Major healthcare associations said they were “relieved” by Senate Republicans’ decision to table the Graham-Cassidy legislation to repeal the Affordable Care Act (ACA), bringing at least a temporary halt to the party’s efforts to replace the law with only Republican votes.
Groups representing physicians, hospitals and insurance companies had been opposed to this attempt and several others which had been introduced since President Donald Trump took office. Only one, the American Health Care Act, managed to pass when the House approved it by a narrow margin in May. Graham-Cassidy was seen as a last ditch effort at repeal-and-replace ahead of a Sept. 30 deadline to use the budget reconciliation process, which allowed Republicans to avoid a Democratic filibuster and pass the bill with a simple majority.
The legislation centered on turning the ACA’s funding for premium support and Medicaid expansion into block grants, generally redistributing funds from expansion states to nonexpansion states. The Congressional Budget Office estimated it would amount to a $1 trillion cut in Medicaid funding through 2026, while other estimates pegged the loss in insurance coverage as high as 32 million.
The bill’s namesakes, Sens. Lindsey Graham, R-South Carolina, and Bill Cassidy, MD, R-Louisiana, said on Sept. 26 they didn’t have enough support among their Republican colleagues to pass the bill. Six medical groups—the American Academy of Family Physicians, the American Academy of Pediatrics, the American College of Physicians, the American Congress of Obstetricians and Gynecologists, the American Osteopathic Association and the American Psychiatric Association—released a joint statement saying the bill “would have done so much harm to so many.”
“The policies put forward in the Graham-Cassidy bill would have dramatically increased the number of uninsured in our country,” the groups wrote. “The bill would have put vulnerable patients with pre-existing conditions at risk of being priced out of health insurance. It would have taken away patients‘ assurances that their health insurance would cover essential benefits like maternity care and mental health services. We urge the Senate and the House to move on, for good, from their efforts to roll back coverage.”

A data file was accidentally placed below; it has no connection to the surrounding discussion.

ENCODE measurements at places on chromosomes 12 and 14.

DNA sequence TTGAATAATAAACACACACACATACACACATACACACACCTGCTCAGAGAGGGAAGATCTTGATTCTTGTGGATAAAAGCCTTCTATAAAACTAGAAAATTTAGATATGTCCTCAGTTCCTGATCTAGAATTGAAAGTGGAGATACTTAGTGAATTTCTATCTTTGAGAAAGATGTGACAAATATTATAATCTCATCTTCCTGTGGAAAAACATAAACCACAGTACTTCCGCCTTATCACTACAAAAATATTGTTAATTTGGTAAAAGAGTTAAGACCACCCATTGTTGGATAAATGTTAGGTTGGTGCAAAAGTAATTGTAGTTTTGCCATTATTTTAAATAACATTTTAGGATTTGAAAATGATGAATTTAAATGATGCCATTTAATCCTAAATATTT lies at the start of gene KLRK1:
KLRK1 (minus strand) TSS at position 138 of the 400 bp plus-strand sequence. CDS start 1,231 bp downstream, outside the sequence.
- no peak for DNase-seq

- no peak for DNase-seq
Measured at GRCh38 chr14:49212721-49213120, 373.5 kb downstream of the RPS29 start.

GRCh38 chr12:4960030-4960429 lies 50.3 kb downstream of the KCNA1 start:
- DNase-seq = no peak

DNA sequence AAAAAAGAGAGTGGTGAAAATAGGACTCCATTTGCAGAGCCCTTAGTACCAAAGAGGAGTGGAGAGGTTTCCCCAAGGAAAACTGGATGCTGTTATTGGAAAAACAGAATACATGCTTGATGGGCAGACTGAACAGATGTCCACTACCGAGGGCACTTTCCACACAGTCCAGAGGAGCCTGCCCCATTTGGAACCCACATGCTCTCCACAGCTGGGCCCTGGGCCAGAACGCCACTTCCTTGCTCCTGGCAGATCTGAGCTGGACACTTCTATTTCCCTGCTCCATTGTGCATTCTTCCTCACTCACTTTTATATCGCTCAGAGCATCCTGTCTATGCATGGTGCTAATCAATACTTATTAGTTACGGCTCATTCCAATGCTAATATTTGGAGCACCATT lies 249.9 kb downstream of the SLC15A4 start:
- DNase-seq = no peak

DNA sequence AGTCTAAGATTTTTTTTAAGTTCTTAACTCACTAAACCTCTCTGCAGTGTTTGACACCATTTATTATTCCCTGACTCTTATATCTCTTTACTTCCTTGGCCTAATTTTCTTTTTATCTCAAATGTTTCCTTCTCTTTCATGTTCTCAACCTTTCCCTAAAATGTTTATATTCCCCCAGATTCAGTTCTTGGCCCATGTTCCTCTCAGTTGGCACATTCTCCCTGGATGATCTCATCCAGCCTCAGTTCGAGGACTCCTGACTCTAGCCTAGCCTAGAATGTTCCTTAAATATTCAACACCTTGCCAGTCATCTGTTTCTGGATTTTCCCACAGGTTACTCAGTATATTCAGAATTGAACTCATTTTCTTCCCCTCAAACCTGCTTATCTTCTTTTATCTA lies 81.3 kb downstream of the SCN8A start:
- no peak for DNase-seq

The American Hospital Association echoed the call for the parties to work together on future healthcare legislation and added a gentle warning to Democrats.
“The failure of this proposal shouldn’t be a victory for one side or a loss for the other, but rather a catalyst to spark meaningful solutions,” AHA President and CEO Rick Pollack said in a statement. “Instead of once again pursuing a partisan path while expecting a different result, it is our hope that leaders from across the aisle will start to work together for the benefit of patients across America.”
There had been bipartisan talks on a short-term stabilization effort through the Senate Health, Education, Labor and Pensions (HELP) Committee, but those discussions were halted as Graham-Cassidy gained momentum among Republicans last week. The ranking Democrat on that committee, Sen. Patty Murray of Washington, said she was ready to reopen negotiations on a bill which would likely involve full funding for cost-sharing reduction subsidies to insurers for at least a year in exchange for offering states wider latitude on the ACA’s waiver process to experiment with benefit design.
A week after he said Republicans and Democrats couldn’t reach a consensus on a short-term fix, HELP Committee Chairman Lamar Alexander, R-Tennessee, indicated he’s willing to try again.
“I will consult with Senator Murray and with other senators, both Republicans and Democrats, to see if senators can find consensus on a limited bipartisan plan that could be enacted into law to help lower premiums and make insurance available to the 18 million Americans in the individual market in 2018 and 2019,” Alexander said in a statement, noting that he would’ve voted for Graham-Cassidy.
It may be too late to have much impact on the ACA market for 2018, however. The decision to table the bill came just a day before insurers have to finalize contracts to offer coverage through the federal Healthcare.gov exchange. States have already begun announcing rate increases—in Florida, for example, premiums for individual market plans will increase by an average of 44.7 percent, according to the state’s Office of Insurance Regulation.